Q.: We're saw cutting a road that consists of 6 inches of concrete overlaid with 1 inch of asphaltic concrete. In most places there's only 1/2 inch of asphalt left. The cut is 3 inches deep and our saw blades are lasting for only 500 lineal feet of cutting. Isn't that low? We're using a 14-inch-diameter asphalt/concrete blade with a 26-hp saw. Cooling water is gravity fed from a flatbed truck through a 3/4-inch-diameter hose.

A.: We asked several concrete saw manufacturers and concrete sawing contractors for their suggestions. They said blade life depends a lot on the concrete you're cutting. Hard aggregates such as river gravels wear out blades faster than soft aggregates such as crushed limestone. Thus it's hard to say whether or not the 500 lineal feet is exceptionally low. Also, there are as many as five different qualities of blades, with top-of-the-line blades lasting much longer than lower-priced blades. Buy the best blade available. It might cost 30% more but can give you as much as twice the cutting life.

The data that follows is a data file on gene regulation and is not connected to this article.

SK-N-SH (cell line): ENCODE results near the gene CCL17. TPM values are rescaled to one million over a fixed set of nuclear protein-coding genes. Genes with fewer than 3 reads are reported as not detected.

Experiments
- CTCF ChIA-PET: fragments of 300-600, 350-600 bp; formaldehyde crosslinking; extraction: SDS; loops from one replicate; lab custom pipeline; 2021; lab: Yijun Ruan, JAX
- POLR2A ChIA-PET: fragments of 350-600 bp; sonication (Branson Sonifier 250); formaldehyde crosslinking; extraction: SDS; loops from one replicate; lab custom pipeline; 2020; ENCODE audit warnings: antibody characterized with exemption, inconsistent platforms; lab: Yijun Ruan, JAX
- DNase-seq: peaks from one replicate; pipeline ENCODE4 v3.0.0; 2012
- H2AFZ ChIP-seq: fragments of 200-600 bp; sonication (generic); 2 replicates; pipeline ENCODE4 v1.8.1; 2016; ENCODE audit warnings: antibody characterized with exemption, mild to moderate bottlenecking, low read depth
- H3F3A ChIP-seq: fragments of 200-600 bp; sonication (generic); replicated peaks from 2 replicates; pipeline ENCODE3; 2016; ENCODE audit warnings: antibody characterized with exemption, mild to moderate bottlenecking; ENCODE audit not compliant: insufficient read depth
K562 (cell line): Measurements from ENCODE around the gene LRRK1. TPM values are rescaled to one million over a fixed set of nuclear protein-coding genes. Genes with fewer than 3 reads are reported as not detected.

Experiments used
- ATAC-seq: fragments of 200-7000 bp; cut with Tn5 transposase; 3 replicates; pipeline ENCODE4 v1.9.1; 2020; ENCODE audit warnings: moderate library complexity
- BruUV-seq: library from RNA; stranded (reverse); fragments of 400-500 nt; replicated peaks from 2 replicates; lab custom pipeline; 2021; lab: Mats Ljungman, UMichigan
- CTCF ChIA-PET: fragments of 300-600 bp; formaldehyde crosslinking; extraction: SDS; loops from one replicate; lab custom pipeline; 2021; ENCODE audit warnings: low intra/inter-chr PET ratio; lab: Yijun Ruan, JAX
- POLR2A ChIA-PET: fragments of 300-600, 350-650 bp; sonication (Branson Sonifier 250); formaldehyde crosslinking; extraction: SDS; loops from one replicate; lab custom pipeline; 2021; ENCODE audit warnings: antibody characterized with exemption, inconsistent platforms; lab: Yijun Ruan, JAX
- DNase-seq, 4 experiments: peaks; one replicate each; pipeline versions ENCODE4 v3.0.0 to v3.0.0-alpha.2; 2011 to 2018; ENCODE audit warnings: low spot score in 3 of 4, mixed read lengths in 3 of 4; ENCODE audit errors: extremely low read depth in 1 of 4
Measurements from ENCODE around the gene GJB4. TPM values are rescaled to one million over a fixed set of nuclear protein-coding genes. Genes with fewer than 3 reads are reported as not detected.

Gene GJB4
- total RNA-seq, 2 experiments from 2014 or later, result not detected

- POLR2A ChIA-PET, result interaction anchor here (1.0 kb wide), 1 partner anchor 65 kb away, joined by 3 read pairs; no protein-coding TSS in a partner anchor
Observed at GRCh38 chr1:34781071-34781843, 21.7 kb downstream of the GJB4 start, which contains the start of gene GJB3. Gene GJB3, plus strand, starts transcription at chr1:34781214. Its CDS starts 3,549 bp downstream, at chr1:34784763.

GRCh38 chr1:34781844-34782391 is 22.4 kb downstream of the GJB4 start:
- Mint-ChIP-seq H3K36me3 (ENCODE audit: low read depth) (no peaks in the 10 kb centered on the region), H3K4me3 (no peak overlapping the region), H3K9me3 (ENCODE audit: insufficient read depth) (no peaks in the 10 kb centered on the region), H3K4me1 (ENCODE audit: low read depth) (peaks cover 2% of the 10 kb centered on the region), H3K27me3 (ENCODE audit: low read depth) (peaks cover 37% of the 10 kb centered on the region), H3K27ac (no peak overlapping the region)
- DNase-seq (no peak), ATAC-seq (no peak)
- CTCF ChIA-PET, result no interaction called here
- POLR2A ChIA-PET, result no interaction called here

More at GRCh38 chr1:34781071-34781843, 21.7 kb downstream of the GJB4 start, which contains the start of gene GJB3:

It's better to cool the saw blade with pumped water. You need 2 1/2 to 5 gallons per minute, and it's tough to get that much water with gravity feed through a 3/4-inch-diameter hose. If smoke or steam is coming from the saw cut you're not getting enough water to the blade and blade life will be reduced.

Also, try using an 18-inch-diameter blade if the saw will take the bigger blade.